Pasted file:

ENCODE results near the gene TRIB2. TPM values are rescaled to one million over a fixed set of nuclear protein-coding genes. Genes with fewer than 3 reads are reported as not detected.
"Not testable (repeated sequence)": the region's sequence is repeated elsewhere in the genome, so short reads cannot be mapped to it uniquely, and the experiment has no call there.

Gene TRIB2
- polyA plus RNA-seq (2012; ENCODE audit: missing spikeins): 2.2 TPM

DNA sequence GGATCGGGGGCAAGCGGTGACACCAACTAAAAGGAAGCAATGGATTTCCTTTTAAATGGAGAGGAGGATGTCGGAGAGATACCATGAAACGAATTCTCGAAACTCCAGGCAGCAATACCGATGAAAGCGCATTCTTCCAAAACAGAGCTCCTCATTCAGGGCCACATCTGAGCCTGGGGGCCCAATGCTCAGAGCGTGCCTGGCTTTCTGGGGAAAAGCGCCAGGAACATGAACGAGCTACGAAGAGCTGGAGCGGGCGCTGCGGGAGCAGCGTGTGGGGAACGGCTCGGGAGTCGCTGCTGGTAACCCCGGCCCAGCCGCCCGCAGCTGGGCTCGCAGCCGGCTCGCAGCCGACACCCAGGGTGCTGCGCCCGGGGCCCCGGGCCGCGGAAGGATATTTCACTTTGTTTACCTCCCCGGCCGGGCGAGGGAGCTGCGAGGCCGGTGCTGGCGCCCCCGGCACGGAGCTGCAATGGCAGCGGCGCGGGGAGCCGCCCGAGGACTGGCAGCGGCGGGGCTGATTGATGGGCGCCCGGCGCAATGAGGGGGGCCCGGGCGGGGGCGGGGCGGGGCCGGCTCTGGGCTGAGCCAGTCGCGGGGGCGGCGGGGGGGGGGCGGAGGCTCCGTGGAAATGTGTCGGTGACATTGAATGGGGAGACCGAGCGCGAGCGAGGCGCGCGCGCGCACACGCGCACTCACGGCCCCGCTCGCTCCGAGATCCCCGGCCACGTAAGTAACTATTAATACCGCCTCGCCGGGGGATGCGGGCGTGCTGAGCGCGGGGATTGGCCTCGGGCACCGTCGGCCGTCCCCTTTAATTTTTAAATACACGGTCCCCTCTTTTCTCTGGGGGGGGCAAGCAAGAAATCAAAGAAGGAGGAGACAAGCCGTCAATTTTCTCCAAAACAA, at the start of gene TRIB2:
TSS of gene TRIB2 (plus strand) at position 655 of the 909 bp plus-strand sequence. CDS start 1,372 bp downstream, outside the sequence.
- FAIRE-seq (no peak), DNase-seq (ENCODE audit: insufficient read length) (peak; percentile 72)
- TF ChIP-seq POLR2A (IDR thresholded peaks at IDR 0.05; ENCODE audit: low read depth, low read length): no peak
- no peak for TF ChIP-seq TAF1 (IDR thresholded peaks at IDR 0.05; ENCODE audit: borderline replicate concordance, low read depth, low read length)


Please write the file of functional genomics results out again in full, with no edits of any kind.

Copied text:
ENCODE results near the gene TRIB2. TPM values are rescaled to one million over a fixed set of nuclear protein-coding genes. Genes with fewer than 3 reads are reported as not detected.
"Not testable (repeated sequence)": the region's sequence is repeated elsewhere in the genome, so short reads cannot be mapped to it uniquely, and the experiment has no call there.

Gene TRIB2
- polyA plus RNA-seq (2012; ENCODE audit: missing spikeins): 2.2 TPM

DNA sequence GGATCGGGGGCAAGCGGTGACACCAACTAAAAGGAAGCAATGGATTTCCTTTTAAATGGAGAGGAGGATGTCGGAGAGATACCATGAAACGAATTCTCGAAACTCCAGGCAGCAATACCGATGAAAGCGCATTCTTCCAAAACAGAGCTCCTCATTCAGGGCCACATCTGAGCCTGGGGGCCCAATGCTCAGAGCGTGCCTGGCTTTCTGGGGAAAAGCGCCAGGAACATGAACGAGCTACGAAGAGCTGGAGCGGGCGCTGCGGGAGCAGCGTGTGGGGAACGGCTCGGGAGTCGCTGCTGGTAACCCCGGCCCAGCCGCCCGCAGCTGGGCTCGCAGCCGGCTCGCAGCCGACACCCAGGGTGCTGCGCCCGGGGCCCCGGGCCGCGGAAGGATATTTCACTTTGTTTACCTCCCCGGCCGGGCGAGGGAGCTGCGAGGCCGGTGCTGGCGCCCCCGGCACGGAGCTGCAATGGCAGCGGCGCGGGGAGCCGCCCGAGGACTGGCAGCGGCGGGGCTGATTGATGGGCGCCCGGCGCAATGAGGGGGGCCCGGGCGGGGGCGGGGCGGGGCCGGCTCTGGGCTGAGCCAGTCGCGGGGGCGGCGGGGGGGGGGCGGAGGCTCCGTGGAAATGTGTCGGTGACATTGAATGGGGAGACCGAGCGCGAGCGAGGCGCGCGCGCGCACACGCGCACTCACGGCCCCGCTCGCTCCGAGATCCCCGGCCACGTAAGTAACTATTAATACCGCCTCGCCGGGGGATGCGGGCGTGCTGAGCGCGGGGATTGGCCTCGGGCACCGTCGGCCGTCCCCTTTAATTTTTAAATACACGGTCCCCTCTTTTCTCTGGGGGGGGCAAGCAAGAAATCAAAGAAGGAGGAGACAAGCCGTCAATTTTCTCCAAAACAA, at the start of gene TRIB2:
TSS of gene TRIB2 (plus strand) at position 655 of the 909 bp plus-strand sequence. CDS start 1,372 bp downstream, outside the sequence.
- FAIRE-seq (no peak), DNase-seq (ENCODE audit: insufficient read length) (peak; percentile 72)
- TF ChIP-seq POLR2A (IDR thresholded peaks at IDR 0.05; ENCODE audit: low read depth, low read length): no peak
- no peak for TF ChIP-seq TAF1 (IDR thresholded peaks at IDR 0.05; ENCODE audit: borderline replicate concordance, low read depth, low read length)